By Dr. César Chelala
The revelation that the number of opium-addicted Afghan children has reached new highs is a sad, unintended consequence of the war in that country. It dramatically illustrates how adult war games can doom generations of children to a miserable life. It is one of the tragic legacies of a disastrous war.
The extent of health problems in children as a result of such exposure is not known. What is known is that the number of drug users in the country has increased from 920,000 in 2005 to over 1.5 million in recent years, according to Zalmai Afzali, the spokesman for the Ministry of Counter-Narcotics (MCN) in Afghanistan. A quarter of those users are thought to be women and children. Afzali stated that Afghanistan could become the world’s top drug-using nation per capita if current trends continue.
A study by a group of researchers hired by the U.S. State Department found staggering levels of opium in Afghan children, some as young as 14 months old, who had been passively exposed by adult drug users in their homes. In 25% of homes where adult addicts lived, children tested showed signs of significant drug exposure, according to the researchers.
The results of the study should sound an alarm, since not only were opium products found in indoor air samples but also, their concentrations were extremely high. This suggests that, as with second-hand cigarette smoke, contaminated indoor air and surfaces pose a serious health risk to women and children.
The problem is compounded by the lack of education of many mothers, who give opium to their children when they are restless and want to calm them down, ignoring the dangers that such an approach may provoke later in their children’s lives.
“The next generation of Afghans risks being condemned to a life of addiction. And addiction will grow exponentially, as each family on average has half a dozen kids,” stated Antonio Costa, director of the United Nations Office on Drugs and Crime (UNDOC).
According to the U.N. Office on Drugs and Crime (UNODC), no other country in the world produces as much heroin, opium, and hashish as Afghanistan, a sad distinction for a country already ravaged by war. This may explain why control efforts so far have been concentrated on poppy eradication and interdiction to stem exports, with less attention paid to the rising domestic addiction problem, particularly in children.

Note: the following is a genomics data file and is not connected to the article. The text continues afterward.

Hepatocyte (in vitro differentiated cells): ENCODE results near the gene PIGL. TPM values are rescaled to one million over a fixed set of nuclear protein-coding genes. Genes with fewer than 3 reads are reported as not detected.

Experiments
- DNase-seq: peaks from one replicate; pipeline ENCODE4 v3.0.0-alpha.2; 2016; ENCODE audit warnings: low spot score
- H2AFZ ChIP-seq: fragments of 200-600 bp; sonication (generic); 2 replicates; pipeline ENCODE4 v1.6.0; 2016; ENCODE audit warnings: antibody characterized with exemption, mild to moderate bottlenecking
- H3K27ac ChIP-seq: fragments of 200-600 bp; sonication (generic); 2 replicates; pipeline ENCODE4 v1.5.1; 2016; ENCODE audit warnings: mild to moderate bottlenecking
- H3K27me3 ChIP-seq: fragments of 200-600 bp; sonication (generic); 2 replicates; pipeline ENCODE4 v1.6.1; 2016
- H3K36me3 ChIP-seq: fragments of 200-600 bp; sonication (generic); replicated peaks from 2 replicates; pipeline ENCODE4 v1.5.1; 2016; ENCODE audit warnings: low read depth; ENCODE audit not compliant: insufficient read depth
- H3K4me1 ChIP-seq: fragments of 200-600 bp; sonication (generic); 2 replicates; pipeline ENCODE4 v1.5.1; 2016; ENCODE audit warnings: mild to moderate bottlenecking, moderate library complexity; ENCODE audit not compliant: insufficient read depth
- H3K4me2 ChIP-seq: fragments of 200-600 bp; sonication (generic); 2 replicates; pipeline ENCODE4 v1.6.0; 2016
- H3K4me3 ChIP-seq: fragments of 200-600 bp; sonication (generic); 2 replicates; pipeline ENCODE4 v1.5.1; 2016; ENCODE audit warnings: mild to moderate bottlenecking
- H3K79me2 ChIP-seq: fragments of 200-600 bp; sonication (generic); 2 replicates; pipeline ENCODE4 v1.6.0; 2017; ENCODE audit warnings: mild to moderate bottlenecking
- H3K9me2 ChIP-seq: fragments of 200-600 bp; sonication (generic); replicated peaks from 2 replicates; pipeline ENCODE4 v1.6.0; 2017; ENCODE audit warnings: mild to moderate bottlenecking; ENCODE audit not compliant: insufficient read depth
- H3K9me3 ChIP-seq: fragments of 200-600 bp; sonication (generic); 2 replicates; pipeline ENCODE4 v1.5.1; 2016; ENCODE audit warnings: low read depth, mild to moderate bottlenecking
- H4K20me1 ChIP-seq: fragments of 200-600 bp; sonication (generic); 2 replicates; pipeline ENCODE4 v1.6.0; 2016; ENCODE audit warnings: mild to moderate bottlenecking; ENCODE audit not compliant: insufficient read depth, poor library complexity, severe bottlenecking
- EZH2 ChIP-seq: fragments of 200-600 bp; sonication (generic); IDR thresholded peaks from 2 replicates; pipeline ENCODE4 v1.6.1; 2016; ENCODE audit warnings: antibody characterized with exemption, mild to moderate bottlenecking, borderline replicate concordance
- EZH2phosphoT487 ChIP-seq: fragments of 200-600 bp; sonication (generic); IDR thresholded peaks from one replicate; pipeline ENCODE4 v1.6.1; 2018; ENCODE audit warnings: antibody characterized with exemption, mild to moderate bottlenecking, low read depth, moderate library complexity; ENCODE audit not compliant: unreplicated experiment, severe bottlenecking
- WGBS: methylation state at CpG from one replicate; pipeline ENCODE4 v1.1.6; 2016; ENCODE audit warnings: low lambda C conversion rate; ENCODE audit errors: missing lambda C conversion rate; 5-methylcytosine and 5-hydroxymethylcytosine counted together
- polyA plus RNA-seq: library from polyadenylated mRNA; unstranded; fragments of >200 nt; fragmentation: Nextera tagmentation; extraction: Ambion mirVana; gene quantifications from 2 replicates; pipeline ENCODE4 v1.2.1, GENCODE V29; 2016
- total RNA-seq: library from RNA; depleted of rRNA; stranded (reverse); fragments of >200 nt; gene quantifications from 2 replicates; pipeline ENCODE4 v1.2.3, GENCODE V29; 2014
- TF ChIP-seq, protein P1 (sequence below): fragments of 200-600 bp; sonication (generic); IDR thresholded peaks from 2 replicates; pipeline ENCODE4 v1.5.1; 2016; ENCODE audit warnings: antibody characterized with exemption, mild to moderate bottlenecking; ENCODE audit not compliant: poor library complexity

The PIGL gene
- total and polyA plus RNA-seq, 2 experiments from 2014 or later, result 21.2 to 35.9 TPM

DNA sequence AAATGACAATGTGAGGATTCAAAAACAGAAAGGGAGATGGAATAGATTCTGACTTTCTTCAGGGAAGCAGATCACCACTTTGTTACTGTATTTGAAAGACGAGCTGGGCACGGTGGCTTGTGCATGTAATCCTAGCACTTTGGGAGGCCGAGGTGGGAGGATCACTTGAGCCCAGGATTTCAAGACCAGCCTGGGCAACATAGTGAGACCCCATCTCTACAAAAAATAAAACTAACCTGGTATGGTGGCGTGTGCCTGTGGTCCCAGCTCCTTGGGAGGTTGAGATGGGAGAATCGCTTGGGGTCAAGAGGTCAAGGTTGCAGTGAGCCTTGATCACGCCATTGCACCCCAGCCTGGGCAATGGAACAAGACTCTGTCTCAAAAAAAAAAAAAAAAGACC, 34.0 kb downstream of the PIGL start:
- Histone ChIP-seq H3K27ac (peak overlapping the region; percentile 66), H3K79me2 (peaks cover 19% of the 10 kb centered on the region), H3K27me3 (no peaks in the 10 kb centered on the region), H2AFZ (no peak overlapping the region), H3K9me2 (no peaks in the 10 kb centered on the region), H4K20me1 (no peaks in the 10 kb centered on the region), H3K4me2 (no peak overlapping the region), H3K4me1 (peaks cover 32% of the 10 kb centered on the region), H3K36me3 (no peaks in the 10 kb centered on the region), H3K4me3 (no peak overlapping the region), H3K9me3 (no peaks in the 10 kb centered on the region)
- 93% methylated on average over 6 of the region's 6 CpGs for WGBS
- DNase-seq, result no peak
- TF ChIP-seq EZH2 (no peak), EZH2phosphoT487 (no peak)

Both American and Afghan counter narcotic officials have said that such widespread domestic drug addiction is a relatively new problem. Among the factors leading to increased levels of drug use among adults is the high unemployment rate throughout the country, the social upheaval provoked by this war and those that preceded it, and the return of refugees from Iran and Pakistan who became addicts while abroad.
Those who are injecting drugs face the additional risk of an HIV infection through the sharing of contaminated syringes. “Drug addiction and HIV/AIDS are, together, Afghanistan’s silent tsunami,” said Tariq Suliman, director of the Nejat’s rehabilitation centre to the U.N. Office for Humanitarian Affairs. There are about 40 treatment centres for addicts dispersed throughout the country but most are small, poorly staffed, and under-resourced.
An international team, including World Health Organization (WHO) officials and experts from Johns Hopkins University and the Medical University of Vienna, has joined efforts to design a treatment regime for young children.
According to UNDOC: “… Not only does drug production hold back Afghanistan’s development and threaten its security. Drug addiction is harming Afghanistan’s health and welfare. This is another reason to reduce the supply of drugs in Afghanistan. And it calls for much greater resources for drug prevention and treatment in Afghanistan, as part of mainstream health care and development programmes.”
The United States and its allies who have orchestrated this war have the responsibility and the economic possibilities to rapidly expand, adequately fund and provide the human resources needed by treatment and rehabilitation centres throughout the country. They can help redress a situation that has negatively affected children’s health and quality of life in that troubled country.
Dr. César Chelala is an international public health consultant and a co-winner of an Overseas Press Club of America Award.